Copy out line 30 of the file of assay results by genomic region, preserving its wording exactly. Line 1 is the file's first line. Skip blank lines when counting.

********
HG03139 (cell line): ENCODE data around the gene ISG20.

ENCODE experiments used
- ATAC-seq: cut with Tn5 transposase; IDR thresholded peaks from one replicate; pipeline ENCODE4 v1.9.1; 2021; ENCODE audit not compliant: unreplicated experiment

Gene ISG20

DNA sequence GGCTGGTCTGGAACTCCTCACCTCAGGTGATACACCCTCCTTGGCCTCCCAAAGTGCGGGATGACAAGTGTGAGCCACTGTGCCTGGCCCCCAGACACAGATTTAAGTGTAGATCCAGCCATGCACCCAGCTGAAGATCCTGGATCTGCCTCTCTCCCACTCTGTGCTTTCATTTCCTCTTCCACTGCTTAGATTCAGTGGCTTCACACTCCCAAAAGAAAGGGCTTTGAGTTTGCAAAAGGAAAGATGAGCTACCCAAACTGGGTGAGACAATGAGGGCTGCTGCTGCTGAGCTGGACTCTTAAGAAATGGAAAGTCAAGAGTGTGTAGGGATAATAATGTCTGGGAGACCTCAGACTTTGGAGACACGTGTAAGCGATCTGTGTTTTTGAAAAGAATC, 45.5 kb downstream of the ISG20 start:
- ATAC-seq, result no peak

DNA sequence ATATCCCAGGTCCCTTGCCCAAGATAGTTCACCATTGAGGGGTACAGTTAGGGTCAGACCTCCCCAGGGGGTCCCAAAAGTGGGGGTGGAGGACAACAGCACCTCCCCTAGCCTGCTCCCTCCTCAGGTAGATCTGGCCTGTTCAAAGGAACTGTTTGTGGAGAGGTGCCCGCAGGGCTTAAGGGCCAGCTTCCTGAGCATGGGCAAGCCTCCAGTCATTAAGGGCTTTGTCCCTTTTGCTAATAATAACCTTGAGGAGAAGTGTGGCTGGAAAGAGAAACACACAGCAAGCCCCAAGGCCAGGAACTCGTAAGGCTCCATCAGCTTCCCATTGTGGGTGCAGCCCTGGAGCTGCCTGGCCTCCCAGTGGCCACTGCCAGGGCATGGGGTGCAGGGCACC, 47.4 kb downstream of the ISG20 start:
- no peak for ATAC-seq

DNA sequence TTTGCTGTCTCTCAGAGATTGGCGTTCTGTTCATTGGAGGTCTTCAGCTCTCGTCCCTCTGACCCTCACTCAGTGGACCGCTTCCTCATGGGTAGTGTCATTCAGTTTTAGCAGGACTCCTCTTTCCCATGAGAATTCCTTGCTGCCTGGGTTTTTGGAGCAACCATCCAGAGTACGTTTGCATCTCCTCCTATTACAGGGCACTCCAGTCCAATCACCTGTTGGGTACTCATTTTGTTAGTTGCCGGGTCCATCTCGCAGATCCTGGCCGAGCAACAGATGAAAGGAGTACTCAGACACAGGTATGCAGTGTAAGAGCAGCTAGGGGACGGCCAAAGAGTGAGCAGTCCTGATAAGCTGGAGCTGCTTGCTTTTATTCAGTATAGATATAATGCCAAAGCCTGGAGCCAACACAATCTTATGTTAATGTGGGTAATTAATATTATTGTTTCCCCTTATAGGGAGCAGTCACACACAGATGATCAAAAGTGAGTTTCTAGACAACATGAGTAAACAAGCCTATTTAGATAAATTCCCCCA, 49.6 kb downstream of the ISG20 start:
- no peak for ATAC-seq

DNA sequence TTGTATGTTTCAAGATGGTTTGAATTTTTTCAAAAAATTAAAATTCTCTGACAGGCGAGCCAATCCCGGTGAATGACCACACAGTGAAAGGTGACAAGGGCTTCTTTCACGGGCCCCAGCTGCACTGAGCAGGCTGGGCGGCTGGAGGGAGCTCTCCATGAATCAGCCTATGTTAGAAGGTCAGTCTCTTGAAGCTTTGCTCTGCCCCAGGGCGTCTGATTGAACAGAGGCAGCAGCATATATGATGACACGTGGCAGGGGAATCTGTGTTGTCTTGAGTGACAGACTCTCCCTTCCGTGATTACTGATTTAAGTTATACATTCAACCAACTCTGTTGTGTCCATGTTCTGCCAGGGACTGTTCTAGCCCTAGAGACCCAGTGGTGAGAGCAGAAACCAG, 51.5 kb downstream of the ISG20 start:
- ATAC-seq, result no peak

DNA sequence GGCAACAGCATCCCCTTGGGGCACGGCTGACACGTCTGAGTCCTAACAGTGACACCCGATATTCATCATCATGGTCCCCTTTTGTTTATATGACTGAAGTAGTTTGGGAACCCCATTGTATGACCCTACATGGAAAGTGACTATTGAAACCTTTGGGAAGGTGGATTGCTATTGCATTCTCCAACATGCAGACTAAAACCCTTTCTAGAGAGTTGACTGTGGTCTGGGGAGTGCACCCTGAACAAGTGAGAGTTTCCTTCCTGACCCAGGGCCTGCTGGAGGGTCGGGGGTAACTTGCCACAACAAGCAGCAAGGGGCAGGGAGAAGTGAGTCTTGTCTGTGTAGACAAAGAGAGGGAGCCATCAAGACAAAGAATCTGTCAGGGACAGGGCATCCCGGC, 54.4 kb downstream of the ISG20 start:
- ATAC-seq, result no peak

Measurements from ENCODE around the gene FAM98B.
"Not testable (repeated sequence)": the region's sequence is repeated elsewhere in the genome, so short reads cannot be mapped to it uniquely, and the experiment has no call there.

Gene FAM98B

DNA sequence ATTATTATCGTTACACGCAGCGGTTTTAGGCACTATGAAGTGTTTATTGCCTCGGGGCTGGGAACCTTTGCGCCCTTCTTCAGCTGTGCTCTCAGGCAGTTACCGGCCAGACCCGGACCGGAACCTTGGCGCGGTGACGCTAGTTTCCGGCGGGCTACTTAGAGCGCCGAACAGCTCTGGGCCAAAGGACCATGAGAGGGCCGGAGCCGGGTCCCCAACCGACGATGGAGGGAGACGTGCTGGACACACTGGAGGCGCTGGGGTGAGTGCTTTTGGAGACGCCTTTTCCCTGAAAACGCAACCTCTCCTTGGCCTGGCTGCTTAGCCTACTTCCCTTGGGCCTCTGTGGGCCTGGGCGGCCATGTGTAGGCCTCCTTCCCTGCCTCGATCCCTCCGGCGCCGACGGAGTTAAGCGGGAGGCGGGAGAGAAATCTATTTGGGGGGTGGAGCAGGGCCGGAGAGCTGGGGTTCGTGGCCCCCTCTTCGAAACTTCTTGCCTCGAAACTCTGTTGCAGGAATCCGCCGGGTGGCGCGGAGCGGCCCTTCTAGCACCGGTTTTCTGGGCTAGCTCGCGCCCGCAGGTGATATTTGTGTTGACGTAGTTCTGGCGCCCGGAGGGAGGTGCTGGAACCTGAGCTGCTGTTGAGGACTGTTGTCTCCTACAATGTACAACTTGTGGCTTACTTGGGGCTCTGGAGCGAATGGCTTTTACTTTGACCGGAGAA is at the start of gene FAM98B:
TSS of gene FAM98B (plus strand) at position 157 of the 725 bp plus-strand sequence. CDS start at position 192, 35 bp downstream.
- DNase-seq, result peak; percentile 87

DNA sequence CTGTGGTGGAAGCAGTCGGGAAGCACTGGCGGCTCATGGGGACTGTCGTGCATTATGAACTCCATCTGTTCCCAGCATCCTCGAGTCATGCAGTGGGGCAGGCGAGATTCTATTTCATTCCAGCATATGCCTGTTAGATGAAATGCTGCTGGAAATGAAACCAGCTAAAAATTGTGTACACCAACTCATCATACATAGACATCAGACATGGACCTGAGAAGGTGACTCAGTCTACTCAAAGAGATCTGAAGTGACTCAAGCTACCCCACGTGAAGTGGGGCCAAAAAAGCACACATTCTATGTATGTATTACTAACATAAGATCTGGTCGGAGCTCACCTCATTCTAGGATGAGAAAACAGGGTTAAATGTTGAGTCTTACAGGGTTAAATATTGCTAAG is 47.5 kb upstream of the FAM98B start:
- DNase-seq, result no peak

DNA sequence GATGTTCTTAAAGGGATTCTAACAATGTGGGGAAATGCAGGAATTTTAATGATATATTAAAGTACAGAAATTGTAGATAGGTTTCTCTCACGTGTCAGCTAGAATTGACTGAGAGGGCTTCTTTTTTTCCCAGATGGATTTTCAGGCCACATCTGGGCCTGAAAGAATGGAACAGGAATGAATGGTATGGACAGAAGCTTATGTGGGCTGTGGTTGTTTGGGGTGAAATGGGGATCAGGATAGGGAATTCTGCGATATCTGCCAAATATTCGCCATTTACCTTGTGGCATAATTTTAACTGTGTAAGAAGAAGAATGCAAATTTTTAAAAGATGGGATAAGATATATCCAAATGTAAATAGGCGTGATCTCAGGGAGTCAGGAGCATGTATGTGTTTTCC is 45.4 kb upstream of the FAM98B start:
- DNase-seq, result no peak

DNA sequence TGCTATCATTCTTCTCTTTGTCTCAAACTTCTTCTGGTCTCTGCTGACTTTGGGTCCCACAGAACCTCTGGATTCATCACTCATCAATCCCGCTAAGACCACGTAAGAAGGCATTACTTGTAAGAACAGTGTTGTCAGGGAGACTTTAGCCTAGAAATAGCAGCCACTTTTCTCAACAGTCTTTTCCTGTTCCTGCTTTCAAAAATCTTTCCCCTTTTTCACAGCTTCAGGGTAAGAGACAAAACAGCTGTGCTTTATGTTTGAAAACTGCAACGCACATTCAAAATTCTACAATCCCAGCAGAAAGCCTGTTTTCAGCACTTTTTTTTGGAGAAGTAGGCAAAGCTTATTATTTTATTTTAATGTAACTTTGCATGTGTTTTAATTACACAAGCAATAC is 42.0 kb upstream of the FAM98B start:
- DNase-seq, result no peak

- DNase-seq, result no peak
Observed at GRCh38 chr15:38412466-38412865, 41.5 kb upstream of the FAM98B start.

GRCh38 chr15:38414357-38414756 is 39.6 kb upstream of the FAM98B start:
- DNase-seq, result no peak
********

- DNase-seq, result no peak